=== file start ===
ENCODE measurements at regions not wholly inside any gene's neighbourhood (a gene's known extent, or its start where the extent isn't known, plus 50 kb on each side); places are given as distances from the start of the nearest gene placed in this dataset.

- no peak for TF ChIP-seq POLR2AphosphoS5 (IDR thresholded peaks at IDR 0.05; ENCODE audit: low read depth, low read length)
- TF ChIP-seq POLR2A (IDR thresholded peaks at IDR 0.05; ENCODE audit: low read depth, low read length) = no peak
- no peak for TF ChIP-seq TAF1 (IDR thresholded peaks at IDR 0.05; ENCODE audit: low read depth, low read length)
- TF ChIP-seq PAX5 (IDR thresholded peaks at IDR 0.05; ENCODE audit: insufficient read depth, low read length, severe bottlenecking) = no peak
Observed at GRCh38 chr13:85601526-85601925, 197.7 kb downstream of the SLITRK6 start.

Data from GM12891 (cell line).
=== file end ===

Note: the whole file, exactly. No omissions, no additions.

ENCODE measurements at regions not wholly inside any gene's neighbourhood (a gene's known extent, or its start where the extent isn't known, plus 50 kb on each side); places are given as distances from the start of the nearest gene placed in this dataset.

- no peak for TF ChIP-seq POLR2AphosphoS5 (IDR thresholded peaks at IDR 0.05; ENCODE audit: low read depth, low read length)
- TF ChIP-seq POLR2A (IDR thresholded peaks at IDR 0.05; ENCODE audit: low read depth, low read length) = no peak
- no peak for TF ChIP-seq TAF1 (IDR thresholded peaks at IDR 0.05; ENCODE audit: low read depth, low read length)
- TF ChIP-seq PAX5 (IDR thresholded peaks at IDR 0.05; ENCODE audit: insufficient read depth, low read length, severe bottlenecking) = no peak
Observed at GRCh38 chr13:85601526-85601925, 197.7 kb downstream of the SLITRK6 start.

Data from GM12891 (cell line).